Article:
The Bright Side to Injury
Nothing is more important than your health, so we often hear, and with good reason. But what about the importance of what we can learn from pain, injury, or illness. These kinds of trials and tribulations can be exactly what we need. What might be felt as a roadblock is often putting us on a better path, but only if we pay attention, learn, and move forward with that well-earned wisdom.
It takes a leap of faith. You have to believe that there is value and something to be gained from what looks like a set back.
It starts with paying attention. If you get injured, you might look at what warning signals you may have ignored. Those early warnings often contain the antidote to what ails you. I have a good example. A sharp pain in my right foot began to make it impossible for me to even walk, much less run. I did not pay attention soon enough. When the pain started, I thought I had a pebble in my shoe. I asked Danny to take a look and he thought the wear pattern on my shoe was unusual; the wear being in the middle of the ball of the foot. We cleaned out the ground in dirt and pebbles in the sole and I continued walking and running. I kept feeling something and thought it was my shoes.
Then one day I hiked in old, worn-out shoes. I threw them on to drive Journey to school and a friend suggested a hike. I thought, “What the heck, these shoes will do.” Big mistake. We hiked some pretty steep trails and I was not paying attention. The next day the pain was severe and did not let up. I could not take a step without pain.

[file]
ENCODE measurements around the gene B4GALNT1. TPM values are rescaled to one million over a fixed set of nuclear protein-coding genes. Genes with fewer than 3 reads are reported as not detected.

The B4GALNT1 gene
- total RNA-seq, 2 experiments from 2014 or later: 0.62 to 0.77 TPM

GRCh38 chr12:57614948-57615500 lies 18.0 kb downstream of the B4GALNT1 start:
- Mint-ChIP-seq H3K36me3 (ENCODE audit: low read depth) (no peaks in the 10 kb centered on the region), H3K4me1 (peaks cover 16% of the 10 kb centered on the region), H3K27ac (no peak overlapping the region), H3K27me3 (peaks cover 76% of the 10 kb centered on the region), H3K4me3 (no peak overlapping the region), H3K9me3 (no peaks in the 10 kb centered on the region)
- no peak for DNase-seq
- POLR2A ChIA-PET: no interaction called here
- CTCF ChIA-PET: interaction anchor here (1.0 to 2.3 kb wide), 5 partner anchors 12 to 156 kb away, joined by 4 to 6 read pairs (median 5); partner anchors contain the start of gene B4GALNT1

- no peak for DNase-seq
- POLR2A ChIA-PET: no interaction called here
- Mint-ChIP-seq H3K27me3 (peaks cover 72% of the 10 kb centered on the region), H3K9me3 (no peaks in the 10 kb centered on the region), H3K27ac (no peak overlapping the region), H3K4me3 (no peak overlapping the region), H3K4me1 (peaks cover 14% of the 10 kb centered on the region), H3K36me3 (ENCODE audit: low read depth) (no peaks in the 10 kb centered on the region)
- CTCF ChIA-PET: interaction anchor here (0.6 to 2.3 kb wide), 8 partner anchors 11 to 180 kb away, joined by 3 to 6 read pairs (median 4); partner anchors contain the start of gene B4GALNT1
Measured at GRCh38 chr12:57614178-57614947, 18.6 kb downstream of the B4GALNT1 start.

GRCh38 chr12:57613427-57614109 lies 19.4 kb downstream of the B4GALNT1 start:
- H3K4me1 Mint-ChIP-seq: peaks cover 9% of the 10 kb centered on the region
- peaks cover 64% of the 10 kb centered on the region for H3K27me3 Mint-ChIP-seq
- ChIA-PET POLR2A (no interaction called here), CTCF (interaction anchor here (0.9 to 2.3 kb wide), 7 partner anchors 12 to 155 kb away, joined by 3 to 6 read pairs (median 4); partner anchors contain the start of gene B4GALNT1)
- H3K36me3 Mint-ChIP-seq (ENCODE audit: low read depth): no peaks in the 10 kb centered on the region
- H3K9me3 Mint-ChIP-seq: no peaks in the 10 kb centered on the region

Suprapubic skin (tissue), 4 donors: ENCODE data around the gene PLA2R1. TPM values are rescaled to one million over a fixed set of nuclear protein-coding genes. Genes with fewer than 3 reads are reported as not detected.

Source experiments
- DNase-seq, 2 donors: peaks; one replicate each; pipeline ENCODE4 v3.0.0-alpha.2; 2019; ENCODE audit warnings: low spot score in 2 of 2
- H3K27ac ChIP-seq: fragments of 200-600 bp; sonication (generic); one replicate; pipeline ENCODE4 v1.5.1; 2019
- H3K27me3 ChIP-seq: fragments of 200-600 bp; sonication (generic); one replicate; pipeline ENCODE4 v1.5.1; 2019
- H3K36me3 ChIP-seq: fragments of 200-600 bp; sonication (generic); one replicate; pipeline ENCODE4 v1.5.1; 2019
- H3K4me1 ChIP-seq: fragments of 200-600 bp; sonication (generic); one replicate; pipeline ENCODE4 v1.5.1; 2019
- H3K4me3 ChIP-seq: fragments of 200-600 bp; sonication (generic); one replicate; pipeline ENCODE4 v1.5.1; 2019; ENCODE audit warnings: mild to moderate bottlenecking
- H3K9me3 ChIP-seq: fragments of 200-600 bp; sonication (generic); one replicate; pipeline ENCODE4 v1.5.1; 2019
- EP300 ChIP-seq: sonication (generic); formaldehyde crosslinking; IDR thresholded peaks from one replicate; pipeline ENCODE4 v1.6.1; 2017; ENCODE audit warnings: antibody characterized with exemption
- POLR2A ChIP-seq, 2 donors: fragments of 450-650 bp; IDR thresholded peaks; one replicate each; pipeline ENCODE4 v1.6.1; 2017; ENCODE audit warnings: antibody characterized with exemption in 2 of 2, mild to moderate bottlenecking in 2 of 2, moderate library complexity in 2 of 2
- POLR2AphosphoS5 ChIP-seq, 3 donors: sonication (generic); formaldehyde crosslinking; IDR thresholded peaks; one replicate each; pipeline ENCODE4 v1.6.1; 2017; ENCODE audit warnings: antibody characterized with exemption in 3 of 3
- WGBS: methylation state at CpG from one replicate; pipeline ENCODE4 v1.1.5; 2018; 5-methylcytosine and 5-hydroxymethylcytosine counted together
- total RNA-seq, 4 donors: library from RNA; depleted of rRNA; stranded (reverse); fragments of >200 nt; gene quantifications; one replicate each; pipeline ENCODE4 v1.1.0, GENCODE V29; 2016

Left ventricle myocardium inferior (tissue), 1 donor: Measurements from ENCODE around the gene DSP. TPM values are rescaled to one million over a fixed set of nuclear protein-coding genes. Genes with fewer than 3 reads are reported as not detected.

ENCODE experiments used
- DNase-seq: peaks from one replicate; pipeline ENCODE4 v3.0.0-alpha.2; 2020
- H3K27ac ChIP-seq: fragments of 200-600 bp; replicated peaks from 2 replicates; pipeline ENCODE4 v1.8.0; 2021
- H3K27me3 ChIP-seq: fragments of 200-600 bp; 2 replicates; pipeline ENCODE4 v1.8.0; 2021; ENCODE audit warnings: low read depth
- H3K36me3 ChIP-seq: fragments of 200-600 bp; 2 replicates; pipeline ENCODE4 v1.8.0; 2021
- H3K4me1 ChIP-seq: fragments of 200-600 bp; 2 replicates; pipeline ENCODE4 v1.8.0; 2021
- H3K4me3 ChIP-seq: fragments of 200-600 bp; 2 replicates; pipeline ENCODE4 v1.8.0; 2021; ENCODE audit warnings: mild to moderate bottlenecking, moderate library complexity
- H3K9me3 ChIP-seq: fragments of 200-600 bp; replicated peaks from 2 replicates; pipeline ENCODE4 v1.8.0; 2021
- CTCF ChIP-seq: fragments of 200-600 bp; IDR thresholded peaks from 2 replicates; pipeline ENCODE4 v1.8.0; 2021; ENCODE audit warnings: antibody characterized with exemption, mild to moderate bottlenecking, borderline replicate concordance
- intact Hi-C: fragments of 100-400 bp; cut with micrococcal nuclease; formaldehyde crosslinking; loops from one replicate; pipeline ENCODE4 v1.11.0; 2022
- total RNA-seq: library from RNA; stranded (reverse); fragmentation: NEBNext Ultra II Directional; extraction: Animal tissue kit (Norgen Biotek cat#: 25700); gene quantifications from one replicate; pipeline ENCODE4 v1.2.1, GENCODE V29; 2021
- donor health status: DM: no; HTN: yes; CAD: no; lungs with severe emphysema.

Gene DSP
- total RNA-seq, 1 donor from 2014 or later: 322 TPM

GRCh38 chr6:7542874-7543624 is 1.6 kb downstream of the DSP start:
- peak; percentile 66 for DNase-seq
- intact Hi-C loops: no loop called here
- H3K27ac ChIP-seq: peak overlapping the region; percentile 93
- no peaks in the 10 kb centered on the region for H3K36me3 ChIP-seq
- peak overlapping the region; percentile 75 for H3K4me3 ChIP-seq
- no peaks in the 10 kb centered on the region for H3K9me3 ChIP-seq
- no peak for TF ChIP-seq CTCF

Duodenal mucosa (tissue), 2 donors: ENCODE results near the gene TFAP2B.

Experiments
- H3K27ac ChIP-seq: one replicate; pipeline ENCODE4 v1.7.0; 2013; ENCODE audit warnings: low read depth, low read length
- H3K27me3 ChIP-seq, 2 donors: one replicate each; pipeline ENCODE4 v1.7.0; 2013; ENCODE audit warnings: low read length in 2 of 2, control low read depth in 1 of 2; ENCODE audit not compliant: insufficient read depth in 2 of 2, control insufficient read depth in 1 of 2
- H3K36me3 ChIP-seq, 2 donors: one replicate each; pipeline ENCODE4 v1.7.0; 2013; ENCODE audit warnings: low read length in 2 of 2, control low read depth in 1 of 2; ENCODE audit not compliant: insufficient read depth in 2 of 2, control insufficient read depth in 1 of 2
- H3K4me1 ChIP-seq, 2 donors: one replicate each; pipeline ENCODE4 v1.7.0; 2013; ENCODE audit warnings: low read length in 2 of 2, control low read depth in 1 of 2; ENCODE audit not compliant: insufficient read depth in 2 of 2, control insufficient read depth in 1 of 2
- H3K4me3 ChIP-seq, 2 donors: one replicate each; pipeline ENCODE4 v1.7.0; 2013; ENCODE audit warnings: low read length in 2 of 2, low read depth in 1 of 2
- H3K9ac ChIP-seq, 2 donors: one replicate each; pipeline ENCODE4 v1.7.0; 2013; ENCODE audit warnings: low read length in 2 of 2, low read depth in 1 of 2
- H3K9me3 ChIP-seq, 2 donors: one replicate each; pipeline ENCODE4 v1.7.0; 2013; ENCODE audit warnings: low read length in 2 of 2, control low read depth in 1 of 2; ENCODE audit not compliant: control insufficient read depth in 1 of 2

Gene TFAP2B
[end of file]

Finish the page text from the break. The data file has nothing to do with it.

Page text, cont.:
The fear that I had really hurt my foot was pouring through me. And memories of similar pain began to flash through me. When I was much younger and working in New York City I sometimes wore high heels, and my right foot was always the one that would tweak with a warning.
I realized that my foot problem was a long, long time in the making.
I went and saw Robyn Hughes, a naturopathic podiatrist, here in Asheville, NC. She is a protegee of Dr. Ray McClanahan of Portland, the inventor of Correct Toes®. Dr. Hughes calmed my fears that I would never walk without pain again, explained the physical issues and gave me some exercises to do. With this knowledge and advice, I have since set about to correct the problem with: zero drop shoes with a really wide toe box, Correct Toes, Dr. Hughes’ exercises, my own online research and most importantly, Body Sensing every step I take. It has been and continues to be a fascinating adventure in which my every step is giving me loud and clear feedback.
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Because of this painful injury I am now doing everything we advise in Chi Walking and Chi Running, only more assiduously than ever before. I have to be faithful to: engaging my core, taking small steps, pointing my right foot forward (it splays out too much, despite the progress I have made over the years), and the big one has simply been relaxing. Every time my body is tense, I can feel the ball of my foot remind me that holding tension is doing me no favors. If my shoulders are tense and my core lax, my foot lands in a way that causes pain. If I’m relaxed and my core in engaged, I have no pain. It’s eye-opening to learn that my foot pain is linked to how I move my upper body, and it reminds me to treat my body as one whole entity and not as parts moving independently.
This has opened a whole world of Body Sensing where I hold tension and relaxing whenever I feel it, even when I’m not running or walking. This practice is making me much more aware of the thoughts that trigger tension. This injury has the potential to improve my life pretty dramatically by practicing relaxation and all the other Chi Form Focuses. My core is stronger, my posture better, and my general outlook is more positive.
We read amazing stories about people overcoming terrible health issues, but the truth is, it does not have to be life-threatening to learn a lot and have an injury become one of the best things that ever happened to you. By paying attention to warning signals early on, injury, pain, or illness can serve as timely reminders that there is a better way.
- injury prevention,
- injury recovery,
- body sensing,
- body scan,